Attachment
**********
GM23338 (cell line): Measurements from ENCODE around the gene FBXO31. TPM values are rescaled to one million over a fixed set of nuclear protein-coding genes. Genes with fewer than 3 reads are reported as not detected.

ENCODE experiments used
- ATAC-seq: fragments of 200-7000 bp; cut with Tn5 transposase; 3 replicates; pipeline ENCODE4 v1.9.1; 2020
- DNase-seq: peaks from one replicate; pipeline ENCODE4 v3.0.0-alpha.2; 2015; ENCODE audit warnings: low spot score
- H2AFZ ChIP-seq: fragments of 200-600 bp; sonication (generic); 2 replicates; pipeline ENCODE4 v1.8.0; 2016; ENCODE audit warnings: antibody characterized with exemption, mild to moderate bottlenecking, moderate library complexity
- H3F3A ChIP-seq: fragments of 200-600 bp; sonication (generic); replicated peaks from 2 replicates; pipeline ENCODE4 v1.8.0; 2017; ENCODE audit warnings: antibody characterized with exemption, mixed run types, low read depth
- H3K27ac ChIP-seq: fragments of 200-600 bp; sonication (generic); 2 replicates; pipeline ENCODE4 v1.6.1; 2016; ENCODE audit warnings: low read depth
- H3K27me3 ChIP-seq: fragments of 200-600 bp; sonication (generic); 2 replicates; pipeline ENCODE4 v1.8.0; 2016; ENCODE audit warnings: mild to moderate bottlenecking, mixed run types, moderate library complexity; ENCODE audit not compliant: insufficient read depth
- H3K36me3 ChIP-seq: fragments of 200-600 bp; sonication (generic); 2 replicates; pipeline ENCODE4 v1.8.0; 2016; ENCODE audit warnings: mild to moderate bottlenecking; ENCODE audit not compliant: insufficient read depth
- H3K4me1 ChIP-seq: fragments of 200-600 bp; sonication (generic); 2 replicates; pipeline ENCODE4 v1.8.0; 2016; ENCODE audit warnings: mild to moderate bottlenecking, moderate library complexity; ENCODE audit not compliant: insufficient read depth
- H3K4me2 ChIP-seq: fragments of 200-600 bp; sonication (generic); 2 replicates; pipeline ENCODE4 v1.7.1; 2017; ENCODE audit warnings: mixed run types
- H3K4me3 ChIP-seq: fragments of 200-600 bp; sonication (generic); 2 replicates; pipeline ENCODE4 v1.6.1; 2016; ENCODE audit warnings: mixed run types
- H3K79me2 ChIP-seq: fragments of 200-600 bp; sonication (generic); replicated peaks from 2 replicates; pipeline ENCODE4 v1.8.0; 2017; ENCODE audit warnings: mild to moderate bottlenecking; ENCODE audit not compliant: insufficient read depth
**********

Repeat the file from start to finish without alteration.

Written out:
GM23338 (cell line): Measurements from ENCODE around the gene FBXO31. TPM values are rescaled to one million over a fixed set of nuclear protein-coding genes. Genes with fewer than 3 reads are reported as not detected.

ENCODE experiments used
- ATAC-seq: fragments of 200-7000 bp; cut with Tn5 transposase; 3 replicates; pipeline ENCODE4 v1.9.1; 2020
- DNase-seq: peaks from one replicate; pipeline ENCODE4 v3.0.0-alpha.2; 2015; ENCODE audit warnings: low spot score
- H2AFZ ChIP-seq: fragments of 200-600 bp; sonication (generic); 2 replicates; pipeline ENCODE4 v1.8.0; 2016; ENCODE audit warnings: antibody characterized with exemption, mild to moderate bottlenecking, moderate library complexity
- H3F3A ChIP-seq: fragments of 200-600 bp; sonication (generic); replicated peaks from 2 replicates; pipeline ENCODE4 v1.8.0; 2017; ENCODE audit warnings: antibody characterized with exemption, mixed run types, low read depth
- H3K27ac ChIP-seq: fragments of 200-600 bp; sonication (generic); 2 replicates; pipeline ENCODE4 v1.6.1; 2016; ENCODE audit warnings: low read depth
- H3K27me3 ChIP-seq: fragments of 200-600 bp; sonication (generic); 2 replicates; pipeline ENCODE4 v1.8.0; 2016; ENCODE audit warnings: mild to moderate bottlenecking, mixed run types, moderate library complexity; ENCODE audit not compliant: insufficient read depth
- H3K36me3 ChIP-seq: fragments of 200-600 bp; sonication (generic); 2 replicates; pipeline ENCODE4 v1.8.0; 2016; ENCODE audit warnings: mild to moderate bottlenecking; ENCODE audit not compliant: insufficient read depth
- H3K4me1 ChIP-seq: fragments of 200-600 bp; sonication (generic); 2 replicates; pipeline ENCODE4 v1.8.0; 2016; ENCODE audit warnings: mild to moderate bottlenecking, moderate library complexity; ENCODE audit not compliant: insufficient read depth
- H3K4me2 ChIP-seq: fragments of 200-600 bp; sonication (generic); 2 replicates; pipeline ENCODE4 v1.7.1; 2017; ENCODE audit warnings: mixed run types
- H3K4me3 ChIP-seq: fragments of 200-600 bp; sonication (generic); 2 replicates; pipeline ENCODE4 v1.6.1; 2016; ENCODE audit warnings: mixed run types
- H3K79me2 ChIP-seq: fragments of 200-600 bp; sonication (generic); replicated peaks from 2 replicates; pipeline ENCODE4 v1.8.0; 2017; ENCODE audit warnings: mild to moderate bottlenecking; ENCODE audit not compliant: insufficient read depth